The air supply in your Asheville home may be even more polluted than the outdoor air. Many homeowners are unaware that a variety of airborne contaminants may be circulating through their indoor environment. How does poor indoor air quality occur? A surprising amount of pollutants originate from inside the home and aren’t easily flushed out due to a tight home envelope.
What’s Polluting Your Indoor Air?
Homes today tend to be well insulated and fairly airtight for energy efficiency reasons. Unfortunately, this traps indoor pollutants like chemicals from cleaning fluids, personal care items like deodorant, carpet fibers, adhesives, pet dander, dust, particles from the burning of fuels in the fireplace or furnace and more.
These contaminants can accumulate in the duct system, along with irritants like pollen and dust mites. Mold spores can form in various spots in the home, including inside air conditioning equipment. These chemical and biological pollutants can be easily re-circulated throughout your house.
Microscopic particles are constantly settling on surfaces and being disturbed as you walk or sit. They’re also redistributed through the HVAC system. All these factors contribute to unhealthy indoor air quality.
Contaminant Categories and Health Risks
Indoor air pollutants fall into the following major categories:
- Volatile organic compounds (VOCs) – VOCs are emitted from chemicals in paint, turpentine, cleaning fluid, building materials, pesticide products, permanent markers and other office supply products and even dry-cleaned clothing. Some are even known to cause cancer in humans, according to the Environmental Protection Agency (EPA).
- Combustion by-products – Wood stoves and gas appliances produce airborne particles that irritate lungs, cause infections and can contribute to lung cancer over the long term.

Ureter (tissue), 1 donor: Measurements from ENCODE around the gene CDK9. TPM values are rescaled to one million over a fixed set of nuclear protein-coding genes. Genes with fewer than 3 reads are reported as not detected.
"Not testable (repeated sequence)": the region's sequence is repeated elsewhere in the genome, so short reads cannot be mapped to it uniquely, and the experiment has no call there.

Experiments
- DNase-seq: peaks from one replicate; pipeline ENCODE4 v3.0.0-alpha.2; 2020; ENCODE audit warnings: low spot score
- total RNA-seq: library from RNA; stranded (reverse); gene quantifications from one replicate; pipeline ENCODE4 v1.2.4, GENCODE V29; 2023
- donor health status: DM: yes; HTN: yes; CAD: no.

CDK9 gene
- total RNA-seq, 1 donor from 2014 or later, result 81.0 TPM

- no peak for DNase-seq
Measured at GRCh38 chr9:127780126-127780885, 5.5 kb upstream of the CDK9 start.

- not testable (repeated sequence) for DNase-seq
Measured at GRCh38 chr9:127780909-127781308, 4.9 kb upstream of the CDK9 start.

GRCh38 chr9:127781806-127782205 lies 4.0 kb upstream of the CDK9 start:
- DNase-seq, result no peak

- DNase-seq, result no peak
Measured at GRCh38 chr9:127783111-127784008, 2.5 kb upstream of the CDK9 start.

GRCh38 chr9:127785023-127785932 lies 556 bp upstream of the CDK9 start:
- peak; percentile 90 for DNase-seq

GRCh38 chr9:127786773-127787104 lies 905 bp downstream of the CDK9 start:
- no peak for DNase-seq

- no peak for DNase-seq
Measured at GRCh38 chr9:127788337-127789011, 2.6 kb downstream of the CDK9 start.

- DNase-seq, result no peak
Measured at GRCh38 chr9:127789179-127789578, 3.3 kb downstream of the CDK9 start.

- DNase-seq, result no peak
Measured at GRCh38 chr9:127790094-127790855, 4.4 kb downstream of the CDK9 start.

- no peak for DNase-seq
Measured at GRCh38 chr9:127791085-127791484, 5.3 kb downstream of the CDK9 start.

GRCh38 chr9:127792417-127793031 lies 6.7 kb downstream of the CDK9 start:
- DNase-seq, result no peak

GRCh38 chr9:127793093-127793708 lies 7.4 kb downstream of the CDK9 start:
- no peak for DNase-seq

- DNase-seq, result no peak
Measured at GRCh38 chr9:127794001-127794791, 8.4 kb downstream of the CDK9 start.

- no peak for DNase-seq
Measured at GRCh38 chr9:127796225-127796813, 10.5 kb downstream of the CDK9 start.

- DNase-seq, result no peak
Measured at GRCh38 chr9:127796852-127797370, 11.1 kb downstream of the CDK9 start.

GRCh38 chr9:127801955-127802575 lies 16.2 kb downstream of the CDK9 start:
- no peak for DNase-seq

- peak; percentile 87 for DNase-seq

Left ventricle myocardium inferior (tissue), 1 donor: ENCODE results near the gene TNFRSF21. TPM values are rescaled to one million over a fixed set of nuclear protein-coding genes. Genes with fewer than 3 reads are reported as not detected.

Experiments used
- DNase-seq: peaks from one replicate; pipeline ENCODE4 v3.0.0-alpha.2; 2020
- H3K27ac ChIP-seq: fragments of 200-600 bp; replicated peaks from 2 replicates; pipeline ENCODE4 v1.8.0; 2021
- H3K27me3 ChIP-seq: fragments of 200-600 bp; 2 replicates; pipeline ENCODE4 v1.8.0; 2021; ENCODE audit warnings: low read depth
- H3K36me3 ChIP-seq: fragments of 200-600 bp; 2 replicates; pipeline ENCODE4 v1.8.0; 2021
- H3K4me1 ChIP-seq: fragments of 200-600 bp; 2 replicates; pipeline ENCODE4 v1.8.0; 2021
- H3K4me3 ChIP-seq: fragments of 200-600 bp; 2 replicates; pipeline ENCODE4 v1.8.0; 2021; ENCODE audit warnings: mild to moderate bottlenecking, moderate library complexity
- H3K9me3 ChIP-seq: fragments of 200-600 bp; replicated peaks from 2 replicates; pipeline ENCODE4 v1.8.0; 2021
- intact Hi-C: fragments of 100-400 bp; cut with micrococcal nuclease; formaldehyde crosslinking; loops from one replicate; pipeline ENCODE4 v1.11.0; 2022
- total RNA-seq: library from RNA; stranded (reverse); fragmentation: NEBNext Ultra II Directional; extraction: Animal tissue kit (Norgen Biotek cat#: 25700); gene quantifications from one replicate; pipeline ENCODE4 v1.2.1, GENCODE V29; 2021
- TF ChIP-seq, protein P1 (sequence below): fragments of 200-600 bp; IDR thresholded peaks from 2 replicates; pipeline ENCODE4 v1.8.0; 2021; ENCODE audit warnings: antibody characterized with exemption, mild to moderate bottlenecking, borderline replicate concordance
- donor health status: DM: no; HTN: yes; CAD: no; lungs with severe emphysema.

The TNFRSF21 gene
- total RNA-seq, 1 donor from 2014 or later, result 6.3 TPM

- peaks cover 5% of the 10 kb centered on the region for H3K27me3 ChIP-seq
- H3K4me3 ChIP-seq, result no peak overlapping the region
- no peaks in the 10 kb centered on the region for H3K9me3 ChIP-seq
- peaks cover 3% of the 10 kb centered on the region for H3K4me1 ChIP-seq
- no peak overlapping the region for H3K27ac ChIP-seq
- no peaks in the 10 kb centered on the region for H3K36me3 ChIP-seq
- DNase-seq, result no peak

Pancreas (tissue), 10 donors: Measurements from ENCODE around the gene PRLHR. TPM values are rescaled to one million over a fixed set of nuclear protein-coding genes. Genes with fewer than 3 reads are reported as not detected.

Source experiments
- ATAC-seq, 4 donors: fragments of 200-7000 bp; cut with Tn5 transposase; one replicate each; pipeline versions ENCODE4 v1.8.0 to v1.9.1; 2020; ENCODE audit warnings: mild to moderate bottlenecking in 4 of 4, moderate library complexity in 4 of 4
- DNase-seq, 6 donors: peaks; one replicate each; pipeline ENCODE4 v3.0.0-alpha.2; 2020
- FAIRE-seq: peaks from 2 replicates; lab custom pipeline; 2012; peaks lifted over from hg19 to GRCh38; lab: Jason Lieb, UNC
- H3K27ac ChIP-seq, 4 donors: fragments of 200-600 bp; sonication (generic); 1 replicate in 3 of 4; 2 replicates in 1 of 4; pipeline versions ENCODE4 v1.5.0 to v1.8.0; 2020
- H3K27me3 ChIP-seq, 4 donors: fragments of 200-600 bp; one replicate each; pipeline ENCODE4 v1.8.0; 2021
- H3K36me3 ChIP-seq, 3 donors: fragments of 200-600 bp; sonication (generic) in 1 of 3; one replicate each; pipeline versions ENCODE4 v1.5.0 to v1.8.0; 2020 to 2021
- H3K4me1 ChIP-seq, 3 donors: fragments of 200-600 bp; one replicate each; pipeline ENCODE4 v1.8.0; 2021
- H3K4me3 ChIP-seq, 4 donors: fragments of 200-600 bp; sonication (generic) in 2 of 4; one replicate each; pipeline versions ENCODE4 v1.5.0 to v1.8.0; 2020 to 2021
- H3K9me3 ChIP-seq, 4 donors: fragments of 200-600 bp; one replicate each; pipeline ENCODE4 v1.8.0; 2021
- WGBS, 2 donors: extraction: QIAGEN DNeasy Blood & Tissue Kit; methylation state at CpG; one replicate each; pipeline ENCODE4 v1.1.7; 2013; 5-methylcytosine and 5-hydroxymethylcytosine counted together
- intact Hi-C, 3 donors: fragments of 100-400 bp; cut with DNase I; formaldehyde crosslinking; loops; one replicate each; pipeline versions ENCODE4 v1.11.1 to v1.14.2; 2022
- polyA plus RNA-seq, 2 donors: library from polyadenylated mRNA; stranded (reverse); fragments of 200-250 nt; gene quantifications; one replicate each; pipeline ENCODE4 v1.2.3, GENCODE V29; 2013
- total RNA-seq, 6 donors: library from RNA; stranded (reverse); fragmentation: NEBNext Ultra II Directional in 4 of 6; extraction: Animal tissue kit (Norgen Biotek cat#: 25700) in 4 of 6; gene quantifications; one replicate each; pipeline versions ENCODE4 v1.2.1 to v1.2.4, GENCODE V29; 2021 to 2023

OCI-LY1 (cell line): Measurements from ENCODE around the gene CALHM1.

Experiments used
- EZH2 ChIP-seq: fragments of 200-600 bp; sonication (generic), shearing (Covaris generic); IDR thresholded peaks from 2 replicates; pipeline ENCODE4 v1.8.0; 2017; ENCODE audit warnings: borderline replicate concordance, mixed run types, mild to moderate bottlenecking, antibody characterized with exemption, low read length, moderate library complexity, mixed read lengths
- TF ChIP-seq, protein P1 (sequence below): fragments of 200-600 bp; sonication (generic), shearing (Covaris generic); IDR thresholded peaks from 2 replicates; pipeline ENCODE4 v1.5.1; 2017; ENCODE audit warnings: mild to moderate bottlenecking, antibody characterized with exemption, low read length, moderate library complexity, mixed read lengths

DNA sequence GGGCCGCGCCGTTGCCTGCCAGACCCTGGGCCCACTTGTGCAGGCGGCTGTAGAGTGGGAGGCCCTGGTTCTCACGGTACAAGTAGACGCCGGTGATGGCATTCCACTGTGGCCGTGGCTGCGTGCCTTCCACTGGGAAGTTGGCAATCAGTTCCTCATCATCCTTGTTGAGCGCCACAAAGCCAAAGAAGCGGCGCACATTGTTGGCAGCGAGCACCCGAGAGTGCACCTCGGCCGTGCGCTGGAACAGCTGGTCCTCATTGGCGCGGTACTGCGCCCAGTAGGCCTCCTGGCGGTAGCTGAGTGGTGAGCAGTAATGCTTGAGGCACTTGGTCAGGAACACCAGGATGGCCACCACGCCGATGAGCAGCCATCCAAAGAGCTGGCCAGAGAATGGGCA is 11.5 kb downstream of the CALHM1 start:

- Radon – You won’t see it or smell it, but this known carcinogen can seep into your home through foundation cracks, piping, drains and other ground level openings.
- Pest control chemicals – Pesticides, which are semi-volatile organic compounds, can be harmful to humans, too. Residue may lead to increased risk of cancer and other serious health problems.
- Biological contaminants – Examples include mildew, mold spores, bacteria, pollen, rodent droppings and dust mites. These may induce allergy symptoms like coughing, sneezing, fatigue and could lead to illness.
How to Improve Your Indoor Air Quality
Poor indoor air quality (IAQ) can be improved with a multi-pronged approach, including:
- Source control – Reduce usage and storage of chemicals in and around your house. Purchase only non-toxic, VOC-free or low-VOC paint products, green building materials and home furnishings whenever possible. Minimize or eliminate the use of pesticide products, chemical cleansers, air freshening chemicals, solvents and paint thinners. If you must use these, do so in a well-ventilated area. Be sure to follow manufacturer directions when using, storing and disposing of these products. Don’t mix products unless instructions say it is safe to do so.
- Ventilation – Talk to your HVAC contractor about home ventilation solutions to balance your home’s fresh airflow. Use exhaust fans, window fans or attic fans. Make sure appliances are properly vented to the outdoors. If you have an attached garage, pay special attention to proper venting there. Car exhaust contains benzene which is known to cause cancer.
- Indoor air testing – Have the radon levels in your home tested, along with checking the overall air quality. Contact your local home comfort professional qualified to test your home’s air and recommend solutions to any problems found.
- Humidity control – Your home’s humidity level should be between 30 to 50 percent to minimize the occurrence of mold due to excess humidity. Maintaining this level will also help prevent dry sinuses, skin and throat irritation, and may even reduce your risk of catching the flu due to overly dry indoor air.
- Frequent dusting and cleaning – Using a vacuum with HEPA filtration can help keep dust at bay and make cleaning more pleasant and sneeze-free.
- Duct system inspection – If significant dust, dander, mold or insect infestation is found, consider having your home’s ductwork cleaned and sealed.
- Air cleaners – Ask about a whole-house air cleaning system integrated with your home’s heating and cooling system. A UV light system can help keep the HVAC system mold free, too.
- Frequent air filter replacement – Use the highest quality filter compatible with your home comfort system and recommended by the system manufacturer or your local HVAC professional. Replace or clean the air filter monthly, particularly during seasons of heavy use.
Call on Gentry Heating, Inc. for complete home comfort and indoor air quality services. We’re happy to provide professional advice and are dedicated to keeping your Asheville area home healthy and comfortable year round.
Image Provided by Shutterstock.com